Who are you? Where are you from and what is your backstory?
Hello! I'm April and let's just say - to the average person, I look a little all over the place. I've always had a lot of varied interests growing up and fortunately that carried over into my adult life.
I spent most of my life on the east coast between Maryland, Virginia and finally DC before relocating to California. I currently live in Hollywood, CA and wouldn't trade it for the world. I started my professional career in luxury fashion as a menswear stylist and transitioned into tech as a project manager.
Today, I work remote as a Senior Program Manager at Microsoft with the docs.microsoft.com team. I get to help improve the developer experience on our docs platform so that devs from everywhere are able to get the most out of learning how to use Azure.
What made you get into programming?
I initially thought that I had wanted to be a data scientist - boy was I mistaken! I just couldn't wrap my head around being interested in numbers so that dream was short lived. So instead, I took an interest in AI and found my niche in voice-assistants. Basically, Alexa and Siri are my besties.
In the midst of learning Python, I found that a lot of the existing content had assumed too much of the reader. I figured there had to be a better way to instruct others. So, I began to create foundational videos on YouTube explaining coding concepts.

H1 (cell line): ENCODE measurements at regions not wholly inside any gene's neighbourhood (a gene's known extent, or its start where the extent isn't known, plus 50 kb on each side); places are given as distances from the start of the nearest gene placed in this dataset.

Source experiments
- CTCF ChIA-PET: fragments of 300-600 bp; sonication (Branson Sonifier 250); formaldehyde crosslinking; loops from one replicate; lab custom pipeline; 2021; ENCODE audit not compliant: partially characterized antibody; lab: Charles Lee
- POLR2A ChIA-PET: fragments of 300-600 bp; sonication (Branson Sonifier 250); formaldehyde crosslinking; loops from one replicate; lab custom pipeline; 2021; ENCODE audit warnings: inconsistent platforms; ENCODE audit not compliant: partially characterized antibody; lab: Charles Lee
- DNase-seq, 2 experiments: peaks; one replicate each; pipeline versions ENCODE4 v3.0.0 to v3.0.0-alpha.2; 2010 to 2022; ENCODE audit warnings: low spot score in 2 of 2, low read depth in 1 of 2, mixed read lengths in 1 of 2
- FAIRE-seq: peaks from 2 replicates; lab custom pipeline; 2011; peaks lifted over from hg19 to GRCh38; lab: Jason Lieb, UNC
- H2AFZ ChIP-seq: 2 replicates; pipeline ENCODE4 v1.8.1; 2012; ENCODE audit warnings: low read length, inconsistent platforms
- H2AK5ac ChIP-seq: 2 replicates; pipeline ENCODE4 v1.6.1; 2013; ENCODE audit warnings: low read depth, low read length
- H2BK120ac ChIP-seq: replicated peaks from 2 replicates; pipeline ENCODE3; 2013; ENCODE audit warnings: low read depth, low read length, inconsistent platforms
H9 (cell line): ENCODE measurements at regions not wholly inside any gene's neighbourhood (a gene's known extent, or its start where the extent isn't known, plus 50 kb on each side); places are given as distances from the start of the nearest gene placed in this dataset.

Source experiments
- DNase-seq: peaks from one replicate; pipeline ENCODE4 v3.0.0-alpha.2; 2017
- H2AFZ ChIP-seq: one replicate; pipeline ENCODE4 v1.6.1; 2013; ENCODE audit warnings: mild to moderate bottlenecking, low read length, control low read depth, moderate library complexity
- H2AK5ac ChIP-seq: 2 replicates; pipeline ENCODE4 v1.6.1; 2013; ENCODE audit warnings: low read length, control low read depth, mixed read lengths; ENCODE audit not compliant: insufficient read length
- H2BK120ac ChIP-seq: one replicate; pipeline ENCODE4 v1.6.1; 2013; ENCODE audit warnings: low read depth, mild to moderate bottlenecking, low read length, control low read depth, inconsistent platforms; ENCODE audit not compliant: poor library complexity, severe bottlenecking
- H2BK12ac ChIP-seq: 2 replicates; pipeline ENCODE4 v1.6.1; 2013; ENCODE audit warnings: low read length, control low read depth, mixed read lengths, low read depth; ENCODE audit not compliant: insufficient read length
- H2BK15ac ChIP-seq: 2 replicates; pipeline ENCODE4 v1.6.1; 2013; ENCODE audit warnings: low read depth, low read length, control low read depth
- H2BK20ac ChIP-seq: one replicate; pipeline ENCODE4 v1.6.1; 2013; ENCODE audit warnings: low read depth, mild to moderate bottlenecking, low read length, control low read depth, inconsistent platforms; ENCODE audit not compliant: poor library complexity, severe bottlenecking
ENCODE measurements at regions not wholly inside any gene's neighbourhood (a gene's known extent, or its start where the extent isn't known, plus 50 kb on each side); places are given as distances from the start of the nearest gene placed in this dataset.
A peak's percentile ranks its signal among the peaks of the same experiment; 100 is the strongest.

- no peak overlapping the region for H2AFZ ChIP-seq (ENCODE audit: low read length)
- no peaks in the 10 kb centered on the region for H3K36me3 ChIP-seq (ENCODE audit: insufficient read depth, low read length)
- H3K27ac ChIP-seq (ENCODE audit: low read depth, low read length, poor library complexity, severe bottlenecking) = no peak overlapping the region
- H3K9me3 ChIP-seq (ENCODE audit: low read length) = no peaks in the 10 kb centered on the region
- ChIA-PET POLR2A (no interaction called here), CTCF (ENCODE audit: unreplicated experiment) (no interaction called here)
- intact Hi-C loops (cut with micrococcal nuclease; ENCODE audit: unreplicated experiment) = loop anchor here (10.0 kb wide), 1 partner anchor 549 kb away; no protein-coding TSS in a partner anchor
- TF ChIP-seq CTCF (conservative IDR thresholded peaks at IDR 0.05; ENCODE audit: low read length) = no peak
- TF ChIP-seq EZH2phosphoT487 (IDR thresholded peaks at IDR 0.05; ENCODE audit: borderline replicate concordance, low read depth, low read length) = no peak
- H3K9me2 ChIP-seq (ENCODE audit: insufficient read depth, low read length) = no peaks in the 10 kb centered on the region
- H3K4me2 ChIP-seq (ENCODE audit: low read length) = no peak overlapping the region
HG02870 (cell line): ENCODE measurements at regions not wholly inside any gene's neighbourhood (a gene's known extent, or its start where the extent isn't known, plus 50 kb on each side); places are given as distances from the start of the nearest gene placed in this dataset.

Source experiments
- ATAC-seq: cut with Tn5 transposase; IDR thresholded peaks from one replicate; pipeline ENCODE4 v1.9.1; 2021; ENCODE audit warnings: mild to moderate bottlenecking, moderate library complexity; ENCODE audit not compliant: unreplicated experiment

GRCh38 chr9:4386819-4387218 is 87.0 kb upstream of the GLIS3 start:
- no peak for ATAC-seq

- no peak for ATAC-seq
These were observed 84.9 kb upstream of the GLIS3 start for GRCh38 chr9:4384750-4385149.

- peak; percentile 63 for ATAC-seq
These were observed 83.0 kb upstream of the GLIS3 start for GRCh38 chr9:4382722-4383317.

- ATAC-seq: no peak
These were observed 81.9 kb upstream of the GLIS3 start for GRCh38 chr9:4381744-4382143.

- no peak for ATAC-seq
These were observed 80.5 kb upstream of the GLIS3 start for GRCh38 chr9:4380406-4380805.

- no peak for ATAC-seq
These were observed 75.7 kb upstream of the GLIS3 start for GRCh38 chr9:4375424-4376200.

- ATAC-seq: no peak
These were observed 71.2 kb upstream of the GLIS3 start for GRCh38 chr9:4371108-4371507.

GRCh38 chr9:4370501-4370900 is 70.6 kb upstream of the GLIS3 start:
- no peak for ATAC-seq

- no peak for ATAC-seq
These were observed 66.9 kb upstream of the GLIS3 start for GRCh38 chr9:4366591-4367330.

I took a break for a while to better refine my approach and I'm happy to announce that the videos will return later this month!
What made you create Vogue & Code?
Transitioning into tech was a wild roller coaster in itself. I had to figure out a lot on my own because 6 years ago, there wasn't a lot of content around transitioning into the industry. Fast forward 6 years later, I've found my (hopefully) forever home with Microsoft so I'm thankful to be in a place where I can finally chill out and just focus on enjoying life.
However, I'm a big fan of being the resource I wish I had when I started out on this journey. So, I figured that I could best be of assistance by creating a platform that helps others transition into the industry and navigate all of the odd things that we go through. I created Vogue & Code to provide advice to others by sharing my personal experience and what has worked for me.
What does your process for learning to code look like?